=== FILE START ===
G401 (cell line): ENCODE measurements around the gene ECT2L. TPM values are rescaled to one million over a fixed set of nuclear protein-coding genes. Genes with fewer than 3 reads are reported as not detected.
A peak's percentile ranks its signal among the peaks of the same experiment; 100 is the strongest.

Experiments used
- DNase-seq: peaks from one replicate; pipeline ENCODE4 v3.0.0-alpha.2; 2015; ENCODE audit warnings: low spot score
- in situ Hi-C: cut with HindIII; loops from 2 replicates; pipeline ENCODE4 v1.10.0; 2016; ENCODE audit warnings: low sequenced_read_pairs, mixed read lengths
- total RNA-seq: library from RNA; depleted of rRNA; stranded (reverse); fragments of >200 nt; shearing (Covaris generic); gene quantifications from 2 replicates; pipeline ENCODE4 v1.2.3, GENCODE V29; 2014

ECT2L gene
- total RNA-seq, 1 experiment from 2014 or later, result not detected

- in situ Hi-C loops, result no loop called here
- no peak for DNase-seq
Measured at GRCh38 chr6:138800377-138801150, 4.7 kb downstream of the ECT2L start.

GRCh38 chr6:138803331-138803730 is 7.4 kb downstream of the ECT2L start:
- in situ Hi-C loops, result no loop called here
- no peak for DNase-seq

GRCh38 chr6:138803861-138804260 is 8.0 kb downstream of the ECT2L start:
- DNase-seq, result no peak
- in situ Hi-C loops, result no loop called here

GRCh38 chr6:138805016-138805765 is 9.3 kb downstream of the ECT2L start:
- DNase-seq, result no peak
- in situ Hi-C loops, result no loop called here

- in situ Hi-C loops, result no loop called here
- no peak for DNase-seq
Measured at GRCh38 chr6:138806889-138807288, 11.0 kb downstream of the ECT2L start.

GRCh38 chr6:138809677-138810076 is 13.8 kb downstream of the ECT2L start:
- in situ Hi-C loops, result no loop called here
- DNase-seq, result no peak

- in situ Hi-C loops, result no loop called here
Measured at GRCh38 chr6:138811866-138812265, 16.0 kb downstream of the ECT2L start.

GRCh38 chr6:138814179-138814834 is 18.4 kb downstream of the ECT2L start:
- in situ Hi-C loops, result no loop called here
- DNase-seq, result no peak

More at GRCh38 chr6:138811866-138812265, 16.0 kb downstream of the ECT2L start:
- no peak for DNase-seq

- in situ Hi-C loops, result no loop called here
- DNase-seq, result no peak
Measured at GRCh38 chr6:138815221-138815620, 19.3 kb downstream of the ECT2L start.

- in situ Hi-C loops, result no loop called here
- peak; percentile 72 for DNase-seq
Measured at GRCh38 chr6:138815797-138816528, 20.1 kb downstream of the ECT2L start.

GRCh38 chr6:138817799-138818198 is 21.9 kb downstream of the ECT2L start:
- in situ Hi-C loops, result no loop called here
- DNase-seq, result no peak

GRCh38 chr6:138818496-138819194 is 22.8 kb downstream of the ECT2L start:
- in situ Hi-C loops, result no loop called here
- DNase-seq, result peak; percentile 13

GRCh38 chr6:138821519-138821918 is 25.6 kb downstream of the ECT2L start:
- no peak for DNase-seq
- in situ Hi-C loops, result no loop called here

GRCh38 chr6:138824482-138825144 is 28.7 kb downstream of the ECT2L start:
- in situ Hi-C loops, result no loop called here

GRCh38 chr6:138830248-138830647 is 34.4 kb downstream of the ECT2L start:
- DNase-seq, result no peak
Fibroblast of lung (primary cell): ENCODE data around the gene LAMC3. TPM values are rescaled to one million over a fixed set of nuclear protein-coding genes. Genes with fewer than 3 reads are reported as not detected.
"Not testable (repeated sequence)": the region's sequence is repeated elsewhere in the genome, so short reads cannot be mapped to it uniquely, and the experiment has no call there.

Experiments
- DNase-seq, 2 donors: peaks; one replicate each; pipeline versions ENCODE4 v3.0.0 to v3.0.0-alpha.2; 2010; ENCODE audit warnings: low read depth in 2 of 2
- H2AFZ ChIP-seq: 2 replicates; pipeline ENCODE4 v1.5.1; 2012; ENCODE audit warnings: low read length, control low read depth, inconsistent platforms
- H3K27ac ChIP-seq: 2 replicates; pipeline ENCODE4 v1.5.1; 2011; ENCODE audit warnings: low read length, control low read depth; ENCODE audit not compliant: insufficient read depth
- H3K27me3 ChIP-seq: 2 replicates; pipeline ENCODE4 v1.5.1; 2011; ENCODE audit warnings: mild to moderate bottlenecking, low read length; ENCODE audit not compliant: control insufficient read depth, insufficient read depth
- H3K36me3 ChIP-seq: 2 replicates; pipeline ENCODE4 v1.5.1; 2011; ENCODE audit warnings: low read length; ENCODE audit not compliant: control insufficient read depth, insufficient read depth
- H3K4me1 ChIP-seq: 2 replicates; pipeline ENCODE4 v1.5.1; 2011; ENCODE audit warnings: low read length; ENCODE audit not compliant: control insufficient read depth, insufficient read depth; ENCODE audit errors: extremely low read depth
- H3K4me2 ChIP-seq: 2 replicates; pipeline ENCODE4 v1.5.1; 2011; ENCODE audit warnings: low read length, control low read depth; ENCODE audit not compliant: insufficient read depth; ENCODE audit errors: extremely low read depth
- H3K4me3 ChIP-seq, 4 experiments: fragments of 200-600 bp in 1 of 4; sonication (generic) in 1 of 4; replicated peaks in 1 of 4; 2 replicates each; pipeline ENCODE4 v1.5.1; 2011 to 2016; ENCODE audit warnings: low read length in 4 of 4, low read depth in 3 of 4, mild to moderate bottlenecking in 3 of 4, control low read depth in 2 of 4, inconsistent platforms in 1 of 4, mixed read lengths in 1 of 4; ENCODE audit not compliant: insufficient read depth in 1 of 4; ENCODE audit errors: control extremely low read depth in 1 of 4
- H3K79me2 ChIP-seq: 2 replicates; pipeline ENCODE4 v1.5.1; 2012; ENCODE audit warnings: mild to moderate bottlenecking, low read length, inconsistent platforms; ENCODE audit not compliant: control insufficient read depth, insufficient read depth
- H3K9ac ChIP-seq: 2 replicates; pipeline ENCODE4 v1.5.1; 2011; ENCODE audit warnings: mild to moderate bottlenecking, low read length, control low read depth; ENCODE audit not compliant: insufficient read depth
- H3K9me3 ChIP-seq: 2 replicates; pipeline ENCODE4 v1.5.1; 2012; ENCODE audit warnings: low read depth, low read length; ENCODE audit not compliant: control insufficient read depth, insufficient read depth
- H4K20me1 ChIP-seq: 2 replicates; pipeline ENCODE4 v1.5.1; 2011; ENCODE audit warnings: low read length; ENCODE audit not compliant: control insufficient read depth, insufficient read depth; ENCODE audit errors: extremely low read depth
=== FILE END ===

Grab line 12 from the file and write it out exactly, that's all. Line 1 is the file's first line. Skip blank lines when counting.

GRCh38 chr6:138803331-138803730 is 7.4 kb downstream of the ECT2L start: